Hipskind also paid attention to his address and as much of the rest of the events as he could.

“I saw the address to Congress, the whole thing, and then I would watch nightly summaries on the news and read the accounts in the papers to see how other people were perceiving,” Hipskind said.

Hipskind said he was glad to hear Francis speak about President Abraham Lincoln and Martin Luther King Jr. but was particularly excited to hear him point out Dorothy Day and Thomas Merton, two other Americans who aren’t as widely known.

“I’m not sure how many people know about them,” he said. “They’re Catholic and they are in touch with some of the depth of our Catholic traditions that a lot of people just don’t know about.”

Hipskind noted that by doing so, Francis reaffirmed that there’s not only a lot of good going on in the United States, but also challenged the country to continue in the footsteps of those four.

For Hipskind, who is director of service learning at UDM, the pope’s message about helping others resonated.

“His presentations are all just of oriented towards outreach,” he said. “He’s presenting the Gospel as good news. It lifts everybody up, which we haven’t heard for awhile. I’m not denigrating previous popes. They were doing what needed to be done at the time but this is really needed. People need to hear that there’s good news, and he’s doing it. We’re supposed to be about outreach and we have something to share with the world that can make a huge difference. It can bring healing. It can bring hope.”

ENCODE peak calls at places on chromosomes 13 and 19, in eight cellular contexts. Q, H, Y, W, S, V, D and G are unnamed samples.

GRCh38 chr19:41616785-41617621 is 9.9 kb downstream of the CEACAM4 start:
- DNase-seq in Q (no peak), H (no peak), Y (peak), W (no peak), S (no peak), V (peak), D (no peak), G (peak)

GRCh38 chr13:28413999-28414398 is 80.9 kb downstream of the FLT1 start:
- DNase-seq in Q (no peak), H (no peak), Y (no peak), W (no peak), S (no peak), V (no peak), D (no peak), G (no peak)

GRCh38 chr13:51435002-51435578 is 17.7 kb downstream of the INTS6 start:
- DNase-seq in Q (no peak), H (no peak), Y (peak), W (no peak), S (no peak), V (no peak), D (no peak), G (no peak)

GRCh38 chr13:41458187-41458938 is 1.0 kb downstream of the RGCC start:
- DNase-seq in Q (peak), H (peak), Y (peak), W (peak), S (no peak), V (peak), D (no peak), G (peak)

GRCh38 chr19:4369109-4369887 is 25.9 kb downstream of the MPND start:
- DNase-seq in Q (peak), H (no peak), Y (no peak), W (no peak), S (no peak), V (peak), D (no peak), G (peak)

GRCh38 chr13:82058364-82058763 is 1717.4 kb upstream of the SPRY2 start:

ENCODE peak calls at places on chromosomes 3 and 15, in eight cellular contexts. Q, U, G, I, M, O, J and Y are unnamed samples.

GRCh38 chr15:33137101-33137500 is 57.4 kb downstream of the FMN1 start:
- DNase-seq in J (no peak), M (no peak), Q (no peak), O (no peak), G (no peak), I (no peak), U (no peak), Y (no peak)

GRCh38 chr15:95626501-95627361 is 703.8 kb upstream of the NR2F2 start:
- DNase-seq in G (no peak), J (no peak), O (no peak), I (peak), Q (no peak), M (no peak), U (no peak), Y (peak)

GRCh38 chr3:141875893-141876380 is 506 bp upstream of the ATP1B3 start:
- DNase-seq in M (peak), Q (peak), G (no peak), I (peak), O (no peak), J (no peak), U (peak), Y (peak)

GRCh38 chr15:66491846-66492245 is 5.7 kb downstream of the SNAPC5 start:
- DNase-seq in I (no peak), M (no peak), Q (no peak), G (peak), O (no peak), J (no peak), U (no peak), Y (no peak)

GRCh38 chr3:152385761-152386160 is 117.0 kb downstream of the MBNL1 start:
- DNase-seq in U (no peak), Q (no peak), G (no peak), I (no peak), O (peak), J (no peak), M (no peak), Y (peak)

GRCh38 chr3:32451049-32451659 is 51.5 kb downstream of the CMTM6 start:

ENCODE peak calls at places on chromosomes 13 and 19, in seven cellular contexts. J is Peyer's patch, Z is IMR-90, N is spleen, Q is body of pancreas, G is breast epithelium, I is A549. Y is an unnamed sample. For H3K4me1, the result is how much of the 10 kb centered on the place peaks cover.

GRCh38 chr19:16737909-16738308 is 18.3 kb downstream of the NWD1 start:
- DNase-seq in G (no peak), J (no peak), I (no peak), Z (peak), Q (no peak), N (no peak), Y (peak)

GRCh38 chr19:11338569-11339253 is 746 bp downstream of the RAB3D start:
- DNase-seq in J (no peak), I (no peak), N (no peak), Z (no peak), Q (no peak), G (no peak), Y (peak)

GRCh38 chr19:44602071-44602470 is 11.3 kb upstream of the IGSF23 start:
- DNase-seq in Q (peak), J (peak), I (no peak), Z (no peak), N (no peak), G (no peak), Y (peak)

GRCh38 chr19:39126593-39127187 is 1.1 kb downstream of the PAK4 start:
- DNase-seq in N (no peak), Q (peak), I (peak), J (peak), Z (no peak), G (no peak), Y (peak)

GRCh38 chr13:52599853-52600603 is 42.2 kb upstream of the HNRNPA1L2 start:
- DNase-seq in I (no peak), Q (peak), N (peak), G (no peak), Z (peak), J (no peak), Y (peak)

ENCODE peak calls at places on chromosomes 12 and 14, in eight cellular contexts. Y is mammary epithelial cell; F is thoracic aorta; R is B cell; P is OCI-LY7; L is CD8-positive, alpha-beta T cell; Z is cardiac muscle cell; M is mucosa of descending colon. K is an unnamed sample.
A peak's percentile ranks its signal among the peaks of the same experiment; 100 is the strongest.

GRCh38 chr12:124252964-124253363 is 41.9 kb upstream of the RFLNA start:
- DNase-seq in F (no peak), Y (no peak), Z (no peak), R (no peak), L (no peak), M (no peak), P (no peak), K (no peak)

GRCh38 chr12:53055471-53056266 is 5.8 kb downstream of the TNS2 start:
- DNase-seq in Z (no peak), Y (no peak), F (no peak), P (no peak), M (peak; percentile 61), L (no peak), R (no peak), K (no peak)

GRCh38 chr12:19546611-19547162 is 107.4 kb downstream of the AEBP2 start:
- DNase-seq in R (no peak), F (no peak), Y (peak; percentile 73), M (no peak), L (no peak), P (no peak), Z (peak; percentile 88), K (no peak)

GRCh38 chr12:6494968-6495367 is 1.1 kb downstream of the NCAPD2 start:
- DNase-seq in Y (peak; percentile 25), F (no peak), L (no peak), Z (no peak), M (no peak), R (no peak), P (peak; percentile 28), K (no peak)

Since being elected to the papacy, Francis has been noted for his simplistic lifestyle. This was on full display when the car that he rode in after landing in the United States was a small Fiat 500L.

Hipskind said that while, at the moment, he considered Francis’ visit a success, it’s what comes next that’s key.

“I suppose it would be helpful to see what are the ripple effects,” he said. “If there are no ripple effects, well, how can you say it was successful? … I suspect that there will be ripple effects, that people will come back to the church, people will be motivated to do things that maybe they hadn’t done before.”

As for what Francis has to do in the future, Hipskind kept it simple.

“Just keep doing what he’s doing,” he said. “Just by where he goes and what he talks about, he draws attention.”